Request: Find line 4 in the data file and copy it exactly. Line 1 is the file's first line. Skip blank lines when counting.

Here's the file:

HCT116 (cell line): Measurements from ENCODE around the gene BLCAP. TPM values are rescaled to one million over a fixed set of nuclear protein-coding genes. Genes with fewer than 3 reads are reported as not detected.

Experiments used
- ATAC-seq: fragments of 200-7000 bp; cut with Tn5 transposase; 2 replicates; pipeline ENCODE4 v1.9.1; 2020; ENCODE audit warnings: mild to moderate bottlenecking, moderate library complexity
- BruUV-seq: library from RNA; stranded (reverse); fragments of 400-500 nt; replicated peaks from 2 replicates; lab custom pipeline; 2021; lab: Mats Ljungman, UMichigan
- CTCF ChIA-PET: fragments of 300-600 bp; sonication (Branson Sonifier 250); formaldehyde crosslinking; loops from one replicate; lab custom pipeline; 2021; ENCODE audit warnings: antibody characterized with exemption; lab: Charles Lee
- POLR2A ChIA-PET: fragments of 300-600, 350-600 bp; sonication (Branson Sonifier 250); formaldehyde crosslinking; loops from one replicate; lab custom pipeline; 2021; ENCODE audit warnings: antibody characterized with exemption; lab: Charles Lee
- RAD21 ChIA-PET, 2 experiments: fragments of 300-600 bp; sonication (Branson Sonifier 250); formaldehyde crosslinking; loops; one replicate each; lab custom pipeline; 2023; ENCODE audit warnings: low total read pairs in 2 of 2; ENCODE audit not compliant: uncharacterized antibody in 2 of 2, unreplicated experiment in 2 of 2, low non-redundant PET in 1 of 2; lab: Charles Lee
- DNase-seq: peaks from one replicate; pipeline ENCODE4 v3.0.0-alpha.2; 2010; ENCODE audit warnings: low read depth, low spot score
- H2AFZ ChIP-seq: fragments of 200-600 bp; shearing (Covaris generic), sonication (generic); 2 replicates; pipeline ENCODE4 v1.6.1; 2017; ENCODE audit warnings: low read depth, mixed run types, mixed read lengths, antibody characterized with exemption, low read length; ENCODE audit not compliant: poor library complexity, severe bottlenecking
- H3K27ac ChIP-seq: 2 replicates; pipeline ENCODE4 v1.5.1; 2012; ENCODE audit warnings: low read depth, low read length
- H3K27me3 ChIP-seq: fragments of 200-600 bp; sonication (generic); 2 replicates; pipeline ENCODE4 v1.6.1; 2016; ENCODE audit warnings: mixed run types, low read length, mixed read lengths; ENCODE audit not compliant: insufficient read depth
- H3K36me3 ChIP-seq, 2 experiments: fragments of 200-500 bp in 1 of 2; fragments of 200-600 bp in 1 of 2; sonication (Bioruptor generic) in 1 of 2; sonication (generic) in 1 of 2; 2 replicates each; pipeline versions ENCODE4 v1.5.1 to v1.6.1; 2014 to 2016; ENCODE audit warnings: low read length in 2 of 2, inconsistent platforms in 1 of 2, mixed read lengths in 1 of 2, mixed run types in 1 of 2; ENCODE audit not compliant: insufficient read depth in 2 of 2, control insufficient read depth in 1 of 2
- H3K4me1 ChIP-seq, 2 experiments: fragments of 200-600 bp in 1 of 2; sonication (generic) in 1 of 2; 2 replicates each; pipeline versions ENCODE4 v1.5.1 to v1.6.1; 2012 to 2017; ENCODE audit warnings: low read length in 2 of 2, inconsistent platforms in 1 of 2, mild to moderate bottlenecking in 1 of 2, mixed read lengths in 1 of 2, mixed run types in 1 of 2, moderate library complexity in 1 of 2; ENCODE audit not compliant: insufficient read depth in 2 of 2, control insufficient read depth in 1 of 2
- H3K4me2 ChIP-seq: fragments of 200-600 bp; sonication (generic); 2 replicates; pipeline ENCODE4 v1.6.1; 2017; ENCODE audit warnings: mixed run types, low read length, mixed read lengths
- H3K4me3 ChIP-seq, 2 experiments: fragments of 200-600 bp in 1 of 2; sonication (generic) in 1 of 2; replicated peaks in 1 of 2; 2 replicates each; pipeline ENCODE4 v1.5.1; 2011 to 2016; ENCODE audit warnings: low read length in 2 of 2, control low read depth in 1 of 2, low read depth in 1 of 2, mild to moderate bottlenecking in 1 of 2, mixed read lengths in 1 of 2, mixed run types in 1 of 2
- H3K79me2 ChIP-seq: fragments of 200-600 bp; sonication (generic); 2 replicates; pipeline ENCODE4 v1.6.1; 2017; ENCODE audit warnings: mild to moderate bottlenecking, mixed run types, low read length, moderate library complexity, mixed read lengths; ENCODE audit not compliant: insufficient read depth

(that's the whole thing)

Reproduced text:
- BruUV-seq: library from RNA; stranded (reverse); fragments of 400-500 nt; replicated peaks from 2 replicates; lab custom pipeline; 2021; lab: Mats Ljungman, UMichigan